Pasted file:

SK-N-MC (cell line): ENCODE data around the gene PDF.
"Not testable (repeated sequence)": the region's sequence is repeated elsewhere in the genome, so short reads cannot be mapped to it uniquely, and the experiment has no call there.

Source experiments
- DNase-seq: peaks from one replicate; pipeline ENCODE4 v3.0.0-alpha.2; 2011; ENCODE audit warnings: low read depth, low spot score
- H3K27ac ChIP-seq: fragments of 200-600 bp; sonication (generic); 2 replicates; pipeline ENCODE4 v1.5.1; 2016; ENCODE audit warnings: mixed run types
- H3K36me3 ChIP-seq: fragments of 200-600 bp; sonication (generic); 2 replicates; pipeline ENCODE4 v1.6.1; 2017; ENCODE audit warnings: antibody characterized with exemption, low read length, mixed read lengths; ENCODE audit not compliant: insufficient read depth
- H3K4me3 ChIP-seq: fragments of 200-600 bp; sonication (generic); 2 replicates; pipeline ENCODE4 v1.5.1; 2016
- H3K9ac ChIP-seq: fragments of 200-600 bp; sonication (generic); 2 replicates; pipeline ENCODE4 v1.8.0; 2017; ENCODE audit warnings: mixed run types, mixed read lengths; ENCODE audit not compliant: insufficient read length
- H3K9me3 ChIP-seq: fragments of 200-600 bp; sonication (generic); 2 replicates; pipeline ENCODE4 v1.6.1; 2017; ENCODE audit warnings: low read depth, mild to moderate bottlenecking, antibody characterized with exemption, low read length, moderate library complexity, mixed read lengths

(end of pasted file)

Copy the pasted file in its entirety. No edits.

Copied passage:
SK-N-MC (cell line): ENCODE data around the gene PDF.
"Not testable (repeated sequence)": the region's sequence is repeated elsewhere in the genome, so short reads cannot be mapped to it uniquely, and the experiment has no call there.

Source experiments
- DNase-seq: peaks from one replicate; pipeline ENCODE4 v3.0.0-alpha.2; 2011; ENCODE audit warnings: low read depth, low spot score
- H3K27ac ChIP-seq: fragments of 200-600 bp; sonication (generic); 2 replicates; pipeline ENCODE4 v1.5.1; 2016; ENCODE audit warnings: mixed run types
- H3K36me3 ChIP-seq: fragments of 200-600 bp; sonication (generic); 2 replicates; pipeline ENCODE4 v1.6.1; 2017; ENCODE audit warnings: antibody characterized with exemption, low read length, mixed read lengths; ENCODE audit not compliant: insufficient read depth
- H3K4me3 ChIP-seq: fragments of 200-600 bp; sonication (generic); 2 replicates; pipeline ENCODE4 v1.5.1; 2016
- H3K9ac ChIP-seq: fragments of 200-600 bp; sonication (generic); 2 replicates; pipeline ENCODE4 v1.8.0; 2017; ENCODE audit warnings: mixed run types, mixed read lengths; ENCODE audit not compliant: insufficient read length
- H3K9me3 ChIP-seq: fragments of 200-600 bp; sonication (generic); 2 replicates; pipeline ENCODE4 v1.6.1; 2017; ENCODE audit warnings: low read depth, mild to moderate bottlenecking, antibody characterized with exemption, low read length, moderate library complexity, mixed read lengths